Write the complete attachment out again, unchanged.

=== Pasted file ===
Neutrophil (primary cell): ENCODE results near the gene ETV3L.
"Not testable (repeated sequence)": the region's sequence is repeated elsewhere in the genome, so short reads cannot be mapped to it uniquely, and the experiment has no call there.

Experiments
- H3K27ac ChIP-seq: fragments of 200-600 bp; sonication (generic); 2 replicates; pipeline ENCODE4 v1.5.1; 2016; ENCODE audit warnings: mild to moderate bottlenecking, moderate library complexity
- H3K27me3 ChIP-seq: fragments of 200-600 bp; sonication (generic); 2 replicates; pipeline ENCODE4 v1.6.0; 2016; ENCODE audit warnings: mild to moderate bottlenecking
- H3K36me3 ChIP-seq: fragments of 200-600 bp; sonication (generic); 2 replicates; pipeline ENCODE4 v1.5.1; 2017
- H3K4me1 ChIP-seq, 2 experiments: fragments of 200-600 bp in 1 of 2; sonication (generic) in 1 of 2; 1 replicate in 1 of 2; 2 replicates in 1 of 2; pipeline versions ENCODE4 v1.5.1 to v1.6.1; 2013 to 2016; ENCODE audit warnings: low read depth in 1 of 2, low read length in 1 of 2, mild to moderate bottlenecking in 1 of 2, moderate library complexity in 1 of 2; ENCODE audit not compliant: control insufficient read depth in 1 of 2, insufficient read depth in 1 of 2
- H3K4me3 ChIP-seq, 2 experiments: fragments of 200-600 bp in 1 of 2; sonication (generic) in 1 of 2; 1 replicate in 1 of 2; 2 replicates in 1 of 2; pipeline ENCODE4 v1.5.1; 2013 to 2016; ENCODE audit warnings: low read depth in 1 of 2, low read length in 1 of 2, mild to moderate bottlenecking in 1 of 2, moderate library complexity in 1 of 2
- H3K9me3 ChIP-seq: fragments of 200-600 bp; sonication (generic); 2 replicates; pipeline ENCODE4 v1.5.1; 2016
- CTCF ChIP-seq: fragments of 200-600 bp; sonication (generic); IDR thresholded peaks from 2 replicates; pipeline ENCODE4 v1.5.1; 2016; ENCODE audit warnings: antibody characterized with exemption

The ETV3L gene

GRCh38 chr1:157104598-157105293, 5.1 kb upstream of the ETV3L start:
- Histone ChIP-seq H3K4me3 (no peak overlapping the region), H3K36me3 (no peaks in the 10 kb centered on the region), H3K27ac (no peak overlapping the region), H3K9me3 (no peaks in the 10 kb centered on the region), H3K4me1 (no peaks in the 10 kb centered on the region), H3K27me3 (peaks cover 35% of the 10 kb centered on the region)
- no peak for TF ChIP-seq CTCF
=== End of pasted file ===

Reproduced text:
Neutrophil (primary cell): ENCODE results near the gene ETV3L.
"Not testable (repeated sequence)": the region's sequence is repeated elsewhere in the genome, so short reads cannot be mapped to it uniquely, and the experiment has no call there.

Experiments
- H3K27ac ChIP-seq: fragments of 200-600 bp; sonication (generic); 2 replicates; pipeline ENCODE4 v1.5.1; 2016; ENCODE audit warnings: mild to moderate bottlenecking, moderate library complexity
- H3K27me3 ChIP-seq: fragments of 200-600 bp; sonication (generic); 2 replicates; pipeline ENCODE4 v1.6.0; 2016; ENCODE audit warnings: mild to moderate bottlenecking
- H3K36me3 ChIP-seq: fragments of 200-600 bp; sonication (generic); 2 replicates; pipeline ENCODE4 v1.5.1; 2017
- H3K4me1 ChIP-seq, 2 experiments: fragments of 200-600 bp in 1 of 2; sonication (generic) in 1 of 2; 1 replicate in 1 of 2; 2 replicates in 1 of 2; pipeline versions ENCODE4 v1.5.1 to v1.6.1; 2013 to 2016; ENCODE audit warnings: low read depth in 1 of 2, low read length in 1 of 2, mild to moderate bottlenecking in 1 of 2, moderate library complexity in 1 of 2; ENCODE audit not compliant: control insufficient read depth in 1 of 2, insufficient read depth in 1 of 2
- H3K4me3 ChIP-seq, 2 experiments: fragments of 200-600 bp in 1 of 2; sonication (generic) in 1 of 2; 1 replicate in 1 of 2; 2 replicates in 1 of 2; pipeline ENCODE4 v1.5.1; 2013 to 2016; ENCODE audit warnings: low read depth in 1 of 2, low read length in 1 of 2, mild to moderate bottlenecking in 1 of 2, moderate library complexity in 1 of 2
- H3K9me3 ChIP-seq: fragments of 200-600 bp; sonication (generic); 2 replicates; pipeline ENCODE4 v1.5.1; 2016
- CTCF ChIP-seq: fragments of 200-600 bp; sonication (generic); IDR thresholded peaks from 2 replicates; pipeline ENCODE4 v1.5.1; 2016; ENCODE audit warnings: antibody characterized with exemption

The ETV3L gene

GRCh38 chr1:157104598-157105293, 5.1 kb upstream of the ETV3L start:
- Histone ChIP-seq H3K4me3 (no peak overlapping the region), H3K36me3 (no peaks in the 10 kb centered on the region), H3K27ac (no peak overlapping the region), H3K9me3 (no peaks in the 10 kb centered on the region), H3K4me1 (no peaks in the 10 kb centered on the region), H3K27me3 (peaks cover 35% of the 10 kb centered on the region)
- no peak for TF ChIP-seq CTCF